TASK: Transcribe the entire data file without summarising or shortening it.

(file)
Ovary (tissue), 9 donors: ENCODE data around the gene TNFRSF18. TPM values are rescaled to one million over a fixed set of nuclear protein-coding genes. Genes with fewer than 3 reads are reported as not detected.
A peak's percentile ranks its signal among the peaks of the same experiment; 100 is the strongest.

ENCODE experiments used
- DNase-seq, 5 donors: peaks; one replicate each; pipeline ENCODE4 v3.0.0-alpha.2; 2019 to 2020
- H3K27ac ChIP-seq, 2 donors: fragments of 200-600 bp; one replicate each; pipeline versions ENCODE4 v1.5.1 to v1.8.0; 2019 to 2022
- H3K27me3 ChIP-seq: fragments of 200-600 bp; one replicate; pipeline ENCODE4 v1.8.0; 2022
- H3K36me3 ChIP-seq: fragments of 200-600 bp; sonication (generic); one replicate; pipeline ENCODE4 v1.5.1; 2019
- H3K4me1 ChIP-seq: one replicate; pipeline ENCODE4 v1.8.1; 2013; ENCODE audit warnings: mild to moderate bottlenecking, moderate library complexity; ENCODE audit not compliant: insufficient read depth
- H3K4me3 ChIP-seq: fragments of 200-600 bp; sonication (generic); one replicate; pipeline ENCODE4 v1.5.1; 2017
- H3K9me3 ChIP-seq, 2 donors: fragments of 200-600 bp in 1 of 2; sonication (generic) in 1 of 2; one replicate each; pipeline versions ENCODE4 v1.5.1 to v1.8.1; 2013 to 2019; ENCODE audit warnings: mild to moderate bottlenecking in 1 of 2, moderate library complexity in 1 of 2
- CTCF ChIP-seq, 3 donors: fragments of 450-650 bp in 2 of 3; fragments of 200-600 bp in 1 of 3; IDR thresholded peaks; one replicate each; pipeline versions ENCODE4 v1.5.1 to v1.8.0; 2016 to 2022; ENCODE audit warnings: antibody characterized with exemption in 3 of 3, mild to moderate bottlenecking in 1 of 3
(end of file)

Ovary (tissue), 9 donors: ENCODE data around the gene TNFRSF18. TPM values are rescaled to one million over a fixed set of nuclear protein-coding genes. Genes with fewer than 3 reads are reported as not detected.
A peak's percentile ranks its signal among the peaks of the same experiment; 100 is the strongest.

ENCODE experiments used
- DNase-seq, 5 donors: peaks; one replicate each; pipeline ENCODE4 v3.0.0-alpha.2; 2019 to 2020
- H3K27ac ChIP-seq, 2 donors: fragments of 200-600 bp; one replicate each; pipeline versions ENCODE4 v1.5.1 to v1.8.0; 2019 to 2022
- H3K27me3 ChIP-seq: fragments of 200-600 bp; one replicate; pipeline ENCODE4 v1.8.0; 2022
- H3K36me3 ChIP-seq: fragments of 200-600 bp; sonication (generic); one replicate; pipeline ENCODE4 v1.5.1; 2019
- H3K4me1 ChIP-seq: one replicate; pipeline ENCODE4 v1.8.1; 2013; ENCODE audit warnings: mild to moderate bottlenecking, moderate library complexity; ENCODE audit not compliant: insufficient read depth
- H3K4me3 ChIP-seq: fragments of 200-600 bp; sonication (generic); one replicate; pipeline ENCODE4 v1.5.1; 2017
- H3K9me3 ChIP-seq, 2 donors: fragments of 200-600 bp in 1 of 2; sonication (generic) in 1 of 2; one replicate each; pipeline versions ENCODE4 v1.5.1 to v1.8.1; 2013 to 2019; ENCODE audit warnings: mild to moderate bottlenecking in 1 of 2, moderate library complexity in 1 of 2
- CTCF ChIP-seq, 3 donors: fragments of 450-650 bp in 2 of 3; fragments of 200-600 bp in 1 of 3; IDR thresholded peaks; one replicate each; pipeline versions ENCODE4 v1.5.1 to v1.8.0; 2016 to 2022; ENCODE audit warnings: antibody characterized with exemption in 3 of 3, mild to moderate bottlenecking in 1 of 3